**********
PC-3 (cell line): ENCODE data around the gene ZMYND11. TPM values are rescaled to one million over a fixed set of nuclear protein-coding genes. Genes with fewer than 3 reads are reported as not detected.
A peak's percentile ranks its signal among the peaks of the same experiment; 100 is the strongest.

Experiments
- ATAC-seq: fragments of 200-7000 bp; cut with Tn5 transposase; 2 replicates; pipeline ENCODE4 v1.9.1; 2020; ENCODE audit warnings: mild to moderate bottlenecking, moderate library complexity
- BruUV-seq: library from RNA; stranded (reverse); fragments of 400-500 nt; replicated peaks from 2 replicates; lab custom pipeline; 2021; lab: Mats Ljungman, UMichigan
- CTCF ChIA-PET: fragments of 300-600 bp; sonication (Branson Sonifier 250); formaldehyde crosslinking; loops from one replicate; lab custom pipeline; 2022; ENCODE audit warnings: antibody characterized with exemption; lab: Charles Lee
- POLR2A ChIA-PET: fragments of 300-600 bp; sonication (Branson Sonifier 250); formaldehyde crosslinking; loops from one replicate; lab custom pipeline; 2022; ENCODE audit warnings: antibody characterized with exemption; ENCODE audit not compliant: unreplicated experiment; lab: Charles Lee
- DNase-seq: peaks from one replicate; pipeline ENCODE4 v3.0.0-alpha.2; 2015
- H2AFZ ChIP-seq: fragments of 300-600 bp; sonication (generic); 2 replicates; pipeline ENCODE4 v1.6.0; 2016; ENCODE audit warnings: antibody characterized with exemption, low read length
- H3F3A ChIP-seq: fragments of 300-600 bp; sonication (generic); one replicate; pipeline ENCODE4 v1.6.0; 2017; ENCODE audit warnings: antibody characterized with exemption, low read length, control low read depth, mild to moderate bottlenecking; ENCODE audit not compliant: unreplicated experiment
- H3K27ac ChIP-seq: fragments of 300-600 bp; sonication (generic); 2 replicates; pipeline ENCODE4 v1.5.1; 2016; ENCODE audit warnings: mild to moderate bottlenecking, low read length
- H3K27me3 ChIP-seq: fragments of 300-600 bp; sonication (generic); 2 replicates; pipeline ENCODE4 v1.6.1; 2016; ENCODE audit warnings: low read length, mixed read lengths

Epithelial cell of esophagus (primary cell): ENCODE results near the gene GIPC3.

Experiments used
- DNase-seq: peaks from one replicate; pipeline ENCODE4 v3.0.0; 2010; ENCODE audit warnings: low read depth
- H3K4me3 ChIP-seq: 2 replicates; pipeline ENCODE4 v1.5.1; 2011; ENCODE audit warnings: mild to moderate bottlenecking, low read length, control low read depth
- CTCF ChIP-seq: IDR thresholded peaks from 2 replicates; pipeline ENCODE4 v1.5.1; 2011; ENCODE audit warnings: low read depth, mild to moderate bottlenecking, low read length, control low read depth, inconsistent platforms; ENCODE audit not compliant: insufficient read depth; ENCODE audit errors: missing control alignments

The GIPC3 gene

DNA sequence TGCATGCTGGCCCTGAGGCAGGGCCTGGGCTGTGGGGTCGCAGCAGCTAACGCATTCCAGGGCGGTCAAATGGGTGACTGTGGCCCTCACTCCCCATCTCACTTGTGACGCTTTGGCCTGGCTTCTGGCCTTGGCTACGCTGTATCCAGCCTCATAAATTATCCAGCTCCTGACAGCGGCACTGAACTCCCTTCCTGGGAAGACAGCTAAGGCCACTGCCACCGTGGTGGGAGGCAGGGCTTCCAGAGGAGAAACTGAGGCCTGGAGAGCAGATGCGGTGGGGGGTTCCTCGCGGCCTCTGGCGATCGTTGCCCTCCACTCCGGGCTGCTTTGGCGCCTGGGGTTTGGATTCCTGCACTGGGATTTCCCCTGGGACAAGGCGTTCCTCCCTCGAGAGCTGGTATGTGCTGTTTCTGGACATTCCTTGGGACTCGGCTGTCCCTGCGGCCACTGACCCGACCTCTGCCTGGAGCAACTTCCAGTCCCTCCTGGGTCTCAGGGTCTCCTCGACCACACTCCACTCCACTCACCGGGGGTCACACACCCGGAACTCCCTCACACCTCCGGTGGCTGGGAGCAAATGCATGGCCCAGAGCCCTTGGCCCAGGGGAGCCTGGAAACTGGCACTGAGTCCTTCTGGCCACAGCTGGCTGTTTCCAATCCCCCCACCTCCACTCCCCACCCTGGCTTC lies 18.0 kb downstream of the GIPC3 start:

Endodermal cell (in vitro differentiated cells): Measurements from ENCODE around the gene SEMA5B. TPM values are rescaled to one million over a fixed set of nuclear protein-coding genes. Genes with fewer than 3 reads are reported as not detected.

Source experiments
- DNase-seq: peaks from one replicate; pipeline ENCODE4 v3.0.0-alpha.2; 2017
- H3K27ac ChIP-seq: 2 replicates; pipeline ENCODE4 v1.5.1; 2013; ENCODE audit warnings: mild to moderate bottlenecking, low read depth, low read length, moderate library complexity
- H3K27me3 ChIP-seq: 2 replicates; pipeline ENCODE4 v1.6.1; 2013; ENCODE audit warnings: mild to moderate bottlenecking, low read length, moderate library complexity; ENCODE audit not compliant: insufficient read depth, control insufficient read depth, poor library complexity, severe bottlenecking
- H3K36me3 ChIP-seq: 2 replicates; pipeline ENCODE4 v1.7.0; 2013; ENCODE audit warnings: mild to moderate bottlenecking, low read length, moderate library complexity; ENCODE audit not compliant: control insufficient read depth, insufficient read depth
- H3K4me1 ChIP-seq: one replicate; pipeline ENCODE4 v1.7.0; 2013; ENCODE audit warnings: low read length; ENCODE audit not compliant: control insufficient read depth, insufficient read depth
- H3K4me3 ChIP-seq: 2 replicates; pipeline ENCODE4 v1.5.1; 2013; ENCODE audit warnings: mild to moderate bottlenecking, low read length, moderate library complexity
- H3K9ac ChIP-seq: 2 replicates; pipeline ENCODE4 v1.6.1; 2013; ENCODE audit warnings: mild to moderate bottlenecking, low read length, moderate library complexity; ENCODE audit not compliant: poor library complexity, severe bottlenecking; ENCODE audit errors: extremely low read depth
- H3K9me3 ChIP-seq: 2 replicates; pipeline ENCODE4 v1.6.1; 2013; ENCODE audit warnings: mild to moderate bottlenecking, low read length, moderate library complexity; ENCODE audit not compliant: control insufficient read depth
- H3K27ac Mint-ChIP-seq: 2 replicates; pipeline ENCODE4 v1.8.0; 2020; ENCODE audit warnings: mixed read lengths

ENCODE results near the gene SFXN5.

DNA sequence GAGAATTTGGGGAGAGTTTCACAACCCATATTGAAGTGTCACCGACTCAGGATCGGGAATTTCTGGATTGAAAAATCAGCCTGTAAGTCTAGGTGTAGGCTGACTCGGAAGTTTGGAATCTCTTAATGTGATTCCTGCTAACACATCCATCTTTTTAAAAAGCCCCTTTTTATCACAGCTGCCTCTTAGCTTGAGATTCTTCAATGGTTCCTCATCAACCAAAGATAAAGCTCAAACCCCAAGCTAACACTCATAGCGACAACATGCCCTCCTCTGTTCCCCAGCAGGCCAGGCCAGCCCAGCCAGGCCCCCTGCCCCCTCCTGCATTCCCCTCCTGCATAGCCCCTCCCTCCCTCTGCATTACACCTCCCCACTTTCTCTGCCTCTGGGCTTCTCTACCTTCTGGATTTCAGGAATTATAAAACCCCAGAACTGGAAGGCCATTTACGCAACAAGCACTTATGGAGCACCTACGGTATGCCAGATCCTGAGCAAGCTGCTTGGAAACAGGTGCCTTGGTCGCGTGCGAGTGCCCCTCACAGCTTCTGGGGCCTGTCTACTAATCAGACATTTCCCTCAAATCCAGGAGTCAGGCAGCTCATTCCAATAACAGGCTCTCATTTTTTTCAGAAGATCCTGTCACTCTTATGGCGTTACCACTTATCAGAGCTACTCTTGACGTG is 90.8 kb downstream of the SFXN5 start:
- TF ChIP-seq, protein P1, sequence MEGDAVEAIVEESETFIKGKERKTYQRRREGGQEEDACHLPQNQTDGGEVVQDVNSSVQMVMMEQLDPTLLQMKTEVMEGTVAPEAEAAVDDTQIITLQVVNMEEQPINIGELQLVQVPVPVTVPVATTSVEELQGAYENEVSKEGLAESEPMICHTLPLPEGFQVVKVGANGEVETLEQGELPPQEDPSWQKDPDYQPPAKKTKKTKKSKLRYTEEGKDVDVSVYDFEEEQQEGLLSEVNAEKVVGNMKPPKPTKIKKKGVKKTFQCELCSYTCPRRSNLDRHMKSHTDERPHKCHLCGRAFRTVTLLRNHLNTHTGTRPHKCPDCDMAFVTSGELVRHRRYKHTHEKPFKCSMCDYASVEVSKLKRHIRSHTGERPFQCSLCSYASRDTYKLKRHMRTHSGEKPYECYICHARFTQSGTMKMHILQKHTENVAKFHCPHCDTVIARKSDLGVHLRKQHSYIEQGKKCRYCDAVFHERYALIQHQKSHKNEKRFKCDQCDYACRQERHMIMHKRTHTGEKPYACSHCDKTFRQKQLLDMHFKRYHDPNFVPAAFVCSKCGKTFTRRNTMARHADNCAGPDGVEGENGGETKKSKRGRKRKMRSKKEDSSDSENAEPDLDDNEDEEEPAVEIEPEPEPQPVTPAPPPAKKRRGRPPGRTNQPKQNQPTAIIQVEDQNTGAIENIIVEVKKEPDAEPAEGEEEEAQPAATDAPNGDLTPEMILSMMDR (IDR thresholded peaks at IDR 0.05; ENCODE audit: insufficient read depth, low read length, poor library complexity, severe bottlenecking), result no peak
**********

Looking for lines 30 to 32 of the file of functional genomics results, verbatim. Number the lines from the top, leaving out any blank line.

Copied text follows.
- H3K27ac Mint-ChIP-seq: 2 replicates; pipeline ENCODE4 v1.8.0; 2020; ENCODE audit warnings: mixed read lengths

ENCODE results near the gene SFXN5.

DNA sequence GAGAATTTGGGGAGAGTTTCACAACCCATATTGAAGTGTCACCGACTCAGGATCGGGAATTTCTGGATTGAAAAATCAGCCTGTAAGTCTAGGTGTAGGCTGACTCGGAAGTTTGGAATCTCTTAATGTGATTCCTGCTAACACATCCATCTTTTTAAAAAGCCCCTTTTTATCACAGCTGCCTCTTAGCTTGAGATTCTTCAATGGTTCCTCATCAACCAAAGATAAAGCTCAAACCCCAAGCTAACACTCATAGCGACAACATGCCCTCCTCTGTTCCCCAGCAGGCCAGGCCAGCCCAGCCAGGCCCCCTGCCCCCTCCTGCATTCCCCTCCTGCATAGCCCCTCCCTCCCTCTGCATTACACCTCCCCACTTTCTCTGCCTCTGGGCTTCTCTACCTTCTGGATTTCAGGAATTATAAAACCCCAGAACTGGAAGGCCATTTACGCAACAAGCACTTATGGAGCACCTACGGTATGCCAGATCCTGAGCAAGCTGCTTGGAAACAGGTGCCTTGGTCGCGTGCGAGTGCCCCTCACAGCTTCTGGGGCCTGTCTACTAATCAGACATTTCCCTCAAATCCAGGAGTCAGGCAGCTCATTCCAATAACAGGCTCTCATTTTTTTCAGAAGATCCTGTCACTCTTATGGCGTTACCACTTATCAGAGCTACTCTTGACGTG is 90.8 kb downstream of the SFXN5 start: